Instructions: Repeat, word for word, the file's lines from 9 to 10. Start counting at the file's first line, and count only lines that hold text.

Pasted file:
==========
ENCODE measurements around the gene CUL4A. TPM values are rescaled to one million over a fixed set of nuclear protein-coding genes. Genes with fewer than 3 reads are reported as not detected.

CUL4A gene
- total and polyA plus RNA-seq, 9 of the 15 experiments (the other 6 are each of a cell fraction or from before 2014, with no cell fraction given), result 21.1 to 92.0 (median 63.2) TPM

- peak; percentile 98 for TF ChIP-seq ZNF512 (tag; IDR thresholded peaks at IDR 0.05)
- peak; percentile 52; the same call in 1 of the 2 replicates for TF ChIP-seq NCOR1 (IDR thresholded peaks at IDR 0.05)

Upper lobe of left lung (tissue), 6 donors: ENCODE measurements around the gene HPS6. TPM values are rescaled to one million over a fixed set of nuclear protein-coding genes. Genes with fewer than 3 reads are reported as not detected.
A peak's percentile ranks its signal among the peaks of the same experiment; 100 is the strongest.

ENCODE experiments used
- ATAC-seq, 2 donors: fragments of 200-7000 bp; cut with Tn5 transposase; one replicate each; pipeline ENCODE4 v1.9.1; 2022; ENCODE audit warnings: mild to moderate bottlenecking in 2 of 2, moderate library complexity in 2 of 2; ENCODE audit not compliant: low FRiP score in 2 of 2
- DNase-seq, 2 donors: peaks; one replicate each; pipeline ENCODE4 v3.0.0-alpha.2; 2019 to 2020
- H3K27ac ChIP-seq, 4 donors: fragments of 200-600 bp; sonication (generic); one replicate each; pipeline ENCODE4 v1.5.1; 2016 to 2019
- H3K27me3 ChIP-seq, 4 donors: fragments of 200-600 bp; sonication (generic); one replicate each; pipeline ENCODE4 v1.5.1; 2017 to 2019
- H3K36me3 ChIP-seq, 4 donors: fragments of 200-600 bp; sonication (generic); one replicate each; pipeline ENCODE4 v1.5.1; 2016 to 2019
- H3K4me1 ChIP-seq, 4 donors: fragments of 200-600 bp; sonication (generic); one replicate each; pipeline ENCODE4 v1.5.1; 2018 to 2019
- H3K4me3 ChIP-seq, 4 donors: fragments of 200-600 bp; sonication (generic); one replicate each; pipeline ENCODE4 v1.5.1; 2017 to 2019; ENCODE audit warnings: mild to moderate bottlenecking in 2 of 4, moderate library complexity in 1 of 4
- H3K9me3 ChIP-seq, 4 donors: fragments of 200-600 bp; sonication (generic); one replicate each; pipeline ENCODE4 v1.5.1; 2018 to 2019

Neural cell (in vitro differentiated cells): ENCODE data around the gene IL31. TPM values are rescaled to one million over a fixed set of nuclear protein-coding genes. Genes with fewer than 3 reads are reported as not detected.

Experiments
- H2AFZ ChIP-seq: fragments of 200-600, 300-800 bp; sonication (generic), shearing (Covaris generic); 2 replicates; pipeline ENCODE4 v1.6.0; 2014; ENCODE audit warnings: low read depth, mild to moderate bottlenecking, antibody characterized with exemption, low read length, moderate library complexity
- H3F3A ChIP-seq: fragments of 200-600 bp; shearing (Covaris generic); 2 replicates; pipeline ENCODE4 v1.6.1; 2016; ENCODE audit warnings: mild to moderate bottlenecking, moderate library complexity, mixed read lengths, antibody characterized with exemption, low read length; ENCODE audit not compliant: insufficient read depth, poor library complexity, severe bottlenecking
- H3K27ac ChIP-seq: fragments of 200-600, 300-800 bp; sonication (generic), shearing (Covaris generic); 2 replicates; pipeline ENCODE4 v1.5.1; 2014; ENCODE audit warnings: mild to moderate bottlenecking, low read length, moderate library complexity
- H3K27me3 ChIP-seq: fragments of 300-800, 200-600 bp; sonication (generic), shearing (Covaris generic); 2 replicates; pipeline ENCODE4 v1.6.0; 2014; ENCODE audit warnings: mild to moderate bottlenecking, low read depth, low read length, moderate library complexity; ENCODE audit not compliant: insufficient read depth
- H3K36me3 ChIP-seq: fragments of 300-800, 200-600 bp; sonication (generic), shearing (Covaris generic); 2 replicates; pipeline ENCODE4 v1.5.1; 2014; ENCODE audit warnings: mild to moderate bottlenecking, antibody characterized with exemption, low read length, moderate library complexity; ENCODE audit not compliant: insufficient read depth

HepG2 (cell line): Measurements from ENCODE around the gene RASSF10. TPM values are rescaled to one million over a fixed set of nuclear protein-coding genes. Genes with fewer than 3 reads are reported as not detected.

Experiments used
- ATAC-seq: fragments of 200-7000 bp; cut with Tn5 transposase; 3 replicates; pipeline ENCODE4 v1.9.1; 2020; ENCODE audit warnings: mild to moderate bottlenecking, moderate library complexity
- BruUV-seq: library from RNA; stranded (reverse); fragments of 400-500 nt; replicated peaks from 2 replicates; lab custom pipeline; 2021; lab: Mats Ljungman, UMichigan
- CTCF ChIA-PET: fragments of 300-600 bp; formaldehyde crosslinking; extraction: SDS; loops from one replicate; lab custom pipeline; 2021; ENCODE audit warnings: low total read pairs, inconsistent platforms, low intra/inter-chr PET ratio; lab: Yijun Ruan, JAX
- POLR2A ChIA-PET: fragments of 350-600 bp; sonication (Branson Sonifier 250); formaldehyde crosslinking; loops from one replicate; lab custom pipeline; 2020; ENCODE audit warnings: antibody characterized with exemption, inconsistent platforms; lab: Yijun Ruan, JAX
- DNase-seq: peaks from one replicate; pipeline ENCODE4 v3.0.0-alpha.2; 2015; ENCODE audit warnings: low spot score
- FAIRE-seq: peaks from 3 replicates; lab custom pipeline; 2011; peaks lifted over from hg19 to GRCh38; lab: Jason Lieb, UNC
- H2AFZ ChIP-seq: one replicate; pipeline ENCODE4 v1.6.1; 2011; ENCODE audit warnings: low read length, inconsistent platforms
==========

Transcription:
- ATAC-seq, 2 donors: fragments of 200-7000 bp; cut with Tn5 transposase; one replicate each; pipeline ENCODE4 v1.9.1; 2022; ENCODE audit warnings: mild to moderate bottlenecking in 2 of 2, moderate library complexity in 2 of 2; ENCODE audit not compliant: low FRiP score in 2 of 2
- DNase-seq, 2 donors: peaks; one replicate each; pipeline ENCODE4 v3.0.0-alpha.2; 2019 to 2020